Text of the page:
“Men of passive tempers look somewhat lightly over the offences of Britain, and, still hoping for the best, are apt to call out, ‘Come, come, we shall be friends again, for all this.’ But examine the passions and feelings of mankind, bring the doctrine of reconciliation to the touchstone of nature, and then tell me, whether you can hereafter love, honour and faithfully serve the power that hath carried fire and sword into your land? …

“… If you say you can still pass the violations over, then I ask, Hath your house been burnt? Hath your property been destroyed before your face? Are your wife and children destitute of a bed to lie on, or bread to live on? Have you lost a parent or a child by their hands, and yourself the ruined and wretched survivor? If you have not, and still can shake hands with the murderers, then you are unworthy of the name of husband, father, friend or lover, and whatever may be your rank or title in life, you have the heart of a coward and the spirit of a sycophant …”

Best-selling book of all
Paine’s essays worked. Though published anonymously, “Common Sense” became the most popular book in America. It sold 500,000 copies and went through 25 editions in its first year. So committed to the cause, Paine donated the royalties from Common Sense to the Continental Army.

But Paine’s arguments against British rule and for American independence went beyond the emotionalism of British savagery inflicted on the colonists. The heart of Paine’s arguments were … well … common sense.

• He rejected the idea that England was America’s mother country. (And even if it were, Paine said, “Then the more shame upon her conduct. Even brutes do not devour their young, nor savages make war upon their families.”

“Europe, and not England,” Paine wrote, “is the parent of America. This new world hath been the asylum for the persecuted lovers of civil and religious liberty from EVERY PART of Europe.”

• The best interests of the colonists were commerce and free trade with the world. Britain, Paine said, wanted to rule America for its own benefit. But Paine contended: “It is in the interest of all Europe to have America a FREE PORT.” Trade, he said, would secure peace and friendship.

• Paine said it made no sense for a small island to govern a huge continent. “In no instance hath nature made the satellite larger than its primary planet.” England and America, he said, “belong to different systems: England to Europe, America to itself.”

• In a similar vein, the mere distance between the two countries made subservience to the kingdom impractical and unworkable. “To be always running 3,000 to 4,000 miles with a tale or petition, waiting four or five months for an answer, which when obtained requires five or six more to explain it in, will in a few years be looked upon as folly and childishness,” he said.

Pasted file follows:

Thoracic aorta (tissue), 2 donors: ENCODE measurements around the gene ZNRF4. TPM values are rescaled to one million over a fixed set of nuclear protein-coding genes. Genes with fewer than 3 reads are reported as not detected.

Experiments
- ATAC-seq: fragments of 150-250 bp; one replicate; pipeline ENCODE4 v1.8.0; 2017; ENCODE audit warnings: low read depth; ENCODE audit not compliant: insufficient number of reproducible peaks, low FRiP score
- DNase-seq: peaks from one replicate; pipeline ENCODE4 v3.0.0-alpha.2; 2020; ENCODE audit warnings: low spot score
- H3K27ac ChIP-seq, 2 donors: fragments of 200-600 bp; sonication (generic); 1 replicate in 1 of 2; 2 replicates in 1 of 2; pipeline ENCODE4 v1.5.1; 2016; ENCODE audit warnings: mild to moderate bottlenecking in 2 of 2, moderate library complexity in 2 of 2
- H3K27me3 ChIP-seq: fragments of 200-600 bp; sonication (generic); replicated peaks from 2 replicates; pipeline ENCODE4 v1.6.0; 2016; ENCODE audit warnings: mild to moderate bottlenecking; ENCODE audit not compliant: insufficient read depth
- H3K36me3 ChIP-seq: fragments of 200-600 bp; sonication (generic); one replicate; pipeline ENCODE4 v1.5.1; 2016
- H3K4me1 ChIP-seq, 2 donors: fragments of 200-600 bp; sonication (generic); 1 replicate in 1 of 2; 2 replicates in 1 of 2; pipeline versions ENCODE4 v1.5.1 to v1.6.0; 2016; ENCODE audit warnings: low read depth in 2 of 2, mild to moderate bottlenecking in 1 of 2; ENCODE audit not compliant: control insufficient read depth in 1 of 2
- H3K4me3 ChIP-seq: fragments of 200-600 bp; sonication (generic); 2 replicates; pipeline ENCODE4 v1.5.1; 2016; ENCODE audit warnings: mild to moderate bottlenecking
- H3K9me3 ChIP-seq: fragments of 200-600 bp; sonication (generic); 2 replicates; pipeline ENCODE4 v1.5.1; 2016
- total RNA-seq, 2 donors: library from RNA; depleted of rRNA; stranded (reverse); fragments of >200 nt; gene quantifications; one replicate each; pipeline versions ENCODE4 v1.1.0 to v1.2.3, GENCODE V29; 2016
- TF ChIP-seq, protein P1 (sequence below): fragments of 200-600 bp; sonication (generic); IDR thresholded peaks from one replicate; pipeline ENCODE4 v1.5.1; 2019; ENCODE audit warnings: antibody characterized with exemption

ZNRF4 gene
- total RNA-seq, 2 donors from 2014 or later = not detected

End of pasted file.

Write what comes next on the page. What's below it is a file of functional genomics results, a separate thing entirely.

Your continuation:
• Finally, Paine despised monarchies. There is “no truly natural or religious reason” for creating “the distinction of men into kings and subjects,” he told his readers. “As exalting of one man so greatly above the rest cannot be justified on the equal rights of nature, so neither can it be defended on the authority of scripture; for the will of the Almighty … expressly disapproves of government by kings,” Paine wrote.

“In England, a king hath little more to do than to make war and give away places; which in plain terms, is to impoverish the nation … Of more worth,” Paine wrote, “is one honest man to society and in the sight of God than all the crowned ruffians that ever lived.”

A call for freedom
Paine’s common sense may seem almost two-and-a-half centuries away from modern America and scarcely relevant. We aren’t at war with a brutish, absentee monarch trying to milk us for all we have. But we are at the mercy now of a president and Congress bent on expanding their powers to, some would say tyrannical, levels.

This makes Paine’s “Common Sense” an allegory for us, a reminder, as he put it, “not to exhibit horror for the purpose of provoking revenge, but to awaken us from fatal and unmanly slumbers …”

Just as there were Tories and loyalists in the Colonies who sided with King George in 1776 and thought that essayists such as Thomas Paine were treasonous quacks, today we have the Glenn Becks and Rush Limbaughs. They draw the scorn of Americans who support and defend centralized control and the expansion of Washington.

But if you look at the broader message of Thomas Paine’s pamphlets, he used what was then elementary common sense to argue for a cause for which he became single-mindedly impassioned: He was not just against the king and British rule; Paine argued for independence and freedom. And in so doing, he planted a seed that grew into the Spirit of America. Called Paine:

“O ye that love mankind! Ye that dare oppose, not only the tyranny, but the tyrant, stand forth!”